Today is the anniversary of a technological wonder: the first text message was sent 25 years ago.

Back in the good old days of 1992, a test engineer for one of the first mobile messaging companies, Sema Group, sent the first text from his personal computer to a mobile phone.

Given the time of year, it was sufficiently fitting that the first text said “Merry Christmas”.

Incidentally, 1992 was also the same year the first ever smartphone was introduced.

We’ve come a long way since the first text message was sent. There are around 4.917bn people in the world that use a mobile phone according to We Are Social. That would lead to a lot of texting if it weren’t for the rise of apps like WhatsApp, Facebook Messenger, and WeChat.

Do people still text? Not much, thanks to the likes of WhatsApp 

In 2011-2012, the humble text message was enjoying its heyday. In the UK alone, around 151bn SMS and MMS messages were sent, up from a mere 66bn in 2007.

Yet, this has since declined. Whilst people do still text, it fell to 129m in 2013 and then down to 96m in 2016. This was as a result of the arrival of the messaging app, mainly WhatsApp, and WeChat in China.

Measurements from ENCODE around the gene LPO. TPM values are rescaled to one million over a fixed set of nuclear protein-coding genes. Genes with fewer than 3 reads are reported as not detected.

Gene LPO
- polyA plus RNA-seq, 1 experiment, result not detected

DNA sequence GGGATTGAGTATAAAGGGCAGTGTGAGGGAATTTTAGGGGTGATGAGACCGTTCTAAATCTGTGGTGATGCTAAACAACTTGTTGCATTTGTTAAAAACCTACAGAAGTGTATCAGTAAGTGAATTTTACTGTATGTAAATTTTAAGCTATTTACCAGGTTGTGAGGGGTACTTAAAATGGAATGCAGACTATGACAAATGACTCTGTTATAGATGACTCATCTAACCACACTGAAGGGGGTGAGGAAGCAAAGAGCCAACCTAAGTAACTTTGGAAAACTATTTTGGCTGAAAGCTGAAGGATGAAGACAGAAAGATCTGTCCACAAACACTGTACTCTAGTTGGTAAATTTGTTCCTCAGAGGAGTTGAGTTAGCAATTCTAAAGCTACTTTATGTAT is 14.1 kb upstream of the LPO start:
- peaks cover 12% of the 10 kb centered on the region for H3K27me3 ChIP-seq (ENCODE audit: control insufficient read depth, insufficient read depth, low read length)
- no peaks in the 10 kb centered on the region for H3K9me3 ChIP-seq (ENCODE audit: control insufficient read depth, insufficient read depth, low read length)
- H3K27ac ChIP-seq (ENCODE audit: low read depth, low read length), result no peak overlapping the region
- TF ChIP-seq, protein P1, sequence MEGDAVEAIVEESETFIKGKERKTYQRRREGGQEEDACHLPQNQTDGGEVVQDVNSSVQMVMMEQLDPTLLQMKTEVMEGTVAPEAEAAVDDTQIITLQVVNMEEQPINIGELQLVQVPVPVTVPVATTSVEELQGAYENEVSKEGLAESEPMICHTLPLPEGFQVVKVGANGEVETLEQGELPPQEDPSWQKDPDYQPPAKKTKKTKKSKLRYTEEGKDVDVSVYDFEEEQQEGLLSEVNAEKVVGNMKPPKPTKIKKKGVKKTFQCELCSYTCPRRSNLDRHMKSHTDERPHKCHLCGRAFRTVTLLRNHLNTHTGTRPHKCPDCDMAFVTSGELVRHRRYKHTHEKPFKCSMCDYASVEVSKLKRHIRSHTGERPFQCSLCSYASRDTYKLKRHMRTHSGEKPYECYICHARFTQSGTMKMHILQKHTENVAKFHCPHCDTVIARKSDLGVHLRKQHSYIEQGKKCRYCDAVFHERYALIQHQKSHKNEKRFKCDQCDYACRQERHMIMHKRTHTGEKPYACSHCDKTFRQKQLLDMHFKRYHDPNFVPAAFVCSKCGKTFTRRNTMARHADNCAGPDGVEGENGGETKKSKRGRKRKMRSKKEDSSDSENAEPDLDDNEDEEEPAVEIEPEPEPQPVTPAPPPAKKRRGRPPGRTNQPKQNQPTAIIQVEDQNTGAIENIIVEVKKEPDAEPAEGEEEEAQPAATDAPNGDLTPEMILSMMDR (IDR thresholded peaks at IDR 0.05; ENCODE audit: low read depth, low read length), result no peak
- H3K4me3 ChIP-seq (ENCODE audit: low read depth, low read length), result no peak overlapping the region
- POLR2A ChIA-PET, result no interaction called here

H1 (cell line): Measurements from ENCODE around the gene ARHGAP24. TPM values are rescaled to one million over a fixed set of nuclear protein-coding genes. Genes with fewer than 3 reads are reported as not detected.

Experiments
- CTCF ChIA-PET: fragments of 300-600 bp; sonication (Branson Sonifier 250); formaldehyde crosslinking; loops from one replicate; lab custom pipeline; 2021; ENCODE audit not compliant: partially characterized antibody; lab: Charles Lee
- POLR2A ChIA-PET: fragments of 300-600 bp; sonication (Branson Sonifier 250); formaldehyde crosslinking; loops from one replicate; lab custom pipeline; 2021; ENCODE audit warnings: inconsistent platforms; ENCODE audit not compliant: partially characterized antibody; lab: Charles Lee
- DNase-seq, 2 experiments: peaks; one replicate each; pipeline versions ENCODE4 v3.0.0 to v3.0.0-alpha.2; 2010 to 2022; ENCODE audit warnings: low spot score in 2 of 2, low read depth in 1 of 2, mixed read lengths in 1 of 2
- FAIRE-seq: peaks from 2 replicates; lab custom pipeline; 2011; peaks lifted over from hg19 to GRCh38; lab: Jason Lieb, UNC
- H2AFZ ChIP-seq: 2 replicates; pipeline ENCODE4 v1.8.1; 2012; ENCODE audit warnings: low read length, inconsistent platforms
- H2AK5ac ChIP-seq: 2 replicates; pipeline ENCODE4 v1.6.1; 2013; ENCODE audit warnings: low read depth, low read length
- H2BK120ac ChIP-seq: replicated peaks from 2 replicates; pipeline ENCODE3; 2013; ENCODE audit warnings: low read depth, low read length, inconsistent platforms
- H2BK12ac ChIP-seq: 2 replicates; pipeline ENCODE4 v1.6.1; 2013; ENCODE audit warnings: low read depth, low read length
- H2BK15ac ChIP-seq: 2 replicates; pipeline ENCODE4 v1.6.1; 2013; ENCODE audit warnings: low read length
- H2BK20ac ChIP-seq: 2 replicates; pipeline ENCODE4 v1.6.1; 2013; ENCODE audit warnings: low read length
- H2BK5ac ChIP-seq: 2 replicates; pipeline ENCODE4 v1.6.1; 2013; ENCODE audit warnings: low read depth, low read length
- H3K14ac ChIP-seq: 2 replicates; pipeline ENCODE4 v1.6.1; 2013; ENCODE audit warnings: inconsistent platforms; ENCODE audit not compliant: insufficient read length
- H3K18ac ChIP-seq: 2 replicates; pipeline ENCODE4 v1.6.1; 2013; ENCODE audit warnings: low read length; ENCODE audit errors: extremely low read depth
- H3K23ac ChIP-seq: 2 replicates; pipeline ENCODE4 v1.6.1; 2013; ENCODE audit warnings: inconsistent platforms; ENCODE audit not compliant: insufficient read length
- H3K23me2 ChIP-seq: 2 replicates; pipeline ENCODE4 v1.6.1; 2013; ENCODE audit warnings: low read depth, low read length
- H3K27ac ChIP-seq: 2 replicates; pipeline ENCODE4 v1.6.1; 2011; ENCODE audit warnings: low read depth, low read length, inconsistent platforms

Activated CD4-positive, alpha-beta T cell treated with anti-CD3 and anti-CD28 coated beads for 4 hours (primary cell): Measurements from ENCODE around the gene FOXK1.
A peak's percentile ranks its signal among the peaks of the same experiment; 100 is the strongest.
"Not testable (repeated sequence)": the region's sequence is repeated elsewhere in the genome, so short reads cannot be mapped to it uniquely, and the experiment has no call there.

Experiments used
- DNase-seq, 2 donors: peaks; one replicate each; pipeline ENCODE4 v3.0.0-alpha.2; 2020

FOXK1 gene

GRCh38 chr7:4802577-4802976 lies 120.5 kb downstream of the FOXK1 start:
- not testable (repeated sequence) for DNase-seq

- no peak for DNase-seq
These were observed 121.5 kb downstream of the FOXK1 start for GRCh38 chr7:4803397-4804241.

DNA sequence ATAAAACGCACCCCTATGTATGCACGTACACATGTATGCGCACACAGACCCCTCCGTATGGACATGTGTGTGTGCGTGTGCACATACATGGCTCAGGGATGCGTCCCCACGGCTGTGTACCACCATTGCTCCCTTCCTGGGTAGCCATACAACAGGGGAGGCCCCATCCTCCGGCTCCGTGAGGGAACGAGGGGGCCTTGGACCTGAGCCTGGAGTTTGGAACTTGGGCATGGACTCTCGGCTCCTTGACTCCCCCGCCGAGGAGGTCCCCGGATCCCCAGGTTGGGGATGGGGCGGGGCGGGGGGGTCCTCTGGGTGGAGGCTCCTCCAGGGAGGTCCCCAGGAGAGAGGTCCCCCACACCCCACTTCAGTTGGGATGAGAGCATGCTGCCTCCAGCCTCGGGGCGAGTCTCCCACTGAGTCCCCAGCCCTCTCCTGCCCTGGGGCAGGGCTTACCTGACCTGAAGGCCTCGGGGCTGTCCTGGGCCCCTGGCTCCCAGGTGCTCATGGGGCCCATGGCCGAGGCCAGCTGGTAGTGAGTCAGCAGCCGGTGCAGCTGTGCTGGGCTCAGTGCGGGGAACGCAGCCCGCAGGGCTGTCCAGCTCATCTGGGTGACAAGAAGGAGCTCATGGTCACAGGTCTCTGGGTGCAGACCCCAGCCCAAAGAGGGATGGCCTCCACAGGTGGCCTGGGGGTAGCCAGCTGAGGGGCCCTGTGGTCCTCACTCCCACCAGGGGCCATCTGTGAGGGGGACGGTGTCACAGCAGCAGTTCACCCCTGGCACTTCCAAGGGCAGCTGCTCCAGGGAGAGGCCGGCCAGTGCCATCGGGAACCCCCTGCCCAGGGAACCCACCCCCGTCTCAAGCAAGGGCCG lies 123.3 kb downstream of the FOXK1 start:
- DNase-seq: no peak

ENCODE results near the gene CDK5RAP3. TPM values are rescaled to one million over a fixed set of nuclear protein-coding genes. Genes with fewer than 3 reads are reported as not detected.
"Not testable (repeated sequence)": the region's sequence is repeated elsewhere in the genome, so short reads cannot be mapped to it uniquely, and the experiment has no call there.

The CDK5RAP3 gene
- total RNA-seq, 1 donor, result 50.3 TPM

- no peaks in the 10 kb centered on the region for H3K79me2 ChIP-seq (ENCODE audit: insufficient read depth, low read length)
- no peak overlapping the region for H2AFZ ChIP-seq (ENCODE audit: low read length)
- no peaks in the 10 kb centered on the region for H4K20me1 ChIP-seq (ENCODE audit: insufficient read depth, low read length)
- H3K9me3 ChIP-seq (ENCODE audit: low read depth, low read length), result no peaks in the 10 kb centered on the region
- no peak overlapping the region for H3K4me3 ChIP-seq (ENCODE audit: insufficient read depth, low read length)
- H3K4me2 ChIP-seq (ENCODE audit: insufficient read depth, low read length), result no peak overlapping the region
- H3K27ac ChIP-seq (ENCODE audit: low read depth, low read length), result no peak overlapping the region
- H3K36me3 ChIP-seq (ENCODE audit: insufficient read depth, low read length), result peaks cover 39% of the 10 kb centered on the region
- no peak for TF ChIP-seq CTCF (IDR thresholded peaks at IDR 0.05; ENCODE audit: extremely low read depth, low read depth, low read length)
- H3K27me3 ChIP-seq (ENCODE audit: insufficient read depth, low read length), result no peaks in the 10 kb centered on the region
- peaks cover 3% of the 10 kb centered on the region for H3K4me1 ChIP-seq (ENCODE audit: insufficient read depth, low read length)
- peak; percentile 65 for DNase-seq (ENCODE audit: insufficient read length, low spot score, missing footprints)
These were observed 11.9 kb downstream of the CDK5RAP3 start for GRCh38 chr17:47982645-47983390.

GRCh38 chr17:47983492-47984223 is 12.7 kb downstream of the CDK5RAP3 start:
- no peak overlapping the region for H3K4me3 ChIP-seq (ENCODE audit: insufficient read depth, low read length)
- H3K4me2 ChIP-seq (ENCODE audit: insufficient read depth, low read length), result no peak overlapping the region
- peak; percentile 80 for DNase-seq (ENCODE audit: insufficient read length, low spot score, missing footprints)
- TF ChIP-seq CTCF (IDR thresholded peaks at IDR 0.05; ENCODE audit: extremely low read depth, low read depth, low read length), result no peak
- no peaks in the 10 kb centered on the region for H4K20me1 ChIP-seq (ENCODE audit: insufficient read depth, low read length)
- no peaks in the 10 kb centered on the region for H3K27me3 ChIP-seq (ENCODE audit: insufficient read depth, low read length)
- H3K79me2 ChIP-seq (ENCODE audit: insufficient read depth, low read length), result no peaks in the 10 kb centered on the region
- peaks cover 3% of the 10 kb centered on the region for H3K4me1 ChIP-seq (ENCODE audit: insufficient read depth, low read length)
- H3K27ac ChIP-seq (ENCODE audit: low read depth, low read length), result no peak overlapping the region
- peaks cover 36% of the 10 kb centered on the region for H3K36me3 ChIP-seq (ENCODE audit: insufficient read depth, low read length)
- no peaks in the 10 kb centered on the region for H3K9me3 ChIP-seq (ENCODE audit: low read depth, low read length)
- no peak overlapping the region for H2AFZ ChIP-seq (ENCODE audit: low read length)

Earlier this year, WhatsApp revealed that 1bn people use the app every day, up from 1bn using it every month just a year before. A total of 55bn messages are sent using the app every day, with around 4.5bn of those messages being photos.

By contrast, the most recent figures say that 18.7bn texts were sent worldwide every day. It’s clear that the rise of messaging apps have contributed to the decline in texting.

Over coming years SMS messages are expected to decline, with the 64 per person that are sent on average each month falling to 46 by 2022, according to GlobalData estimates.

In China, the messaging scene is dominated by Tencent’s WeChat platform. With over 1bn registered accounts, WeChat users are sending 38bn messages every day. What’s interesting about WeChat chatters however, is that they are sending 6.1bn voice messages every day.

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This is pretty impressive, giving the usage of WeChat outside of China is about 70m people. That’s until Tencent launches its first international expansion of the platform into Malaysia. Once it starts on this path of dominance, expect to see WeChat overtaking WhatsApp in terms of its daily messaging rate.

The best texting/messaging related statistic?

That texts have a 99 percent open rate and 95 percent of messages are opened and read within five minutes. So you know that person is mulling it over for three hours before they respond…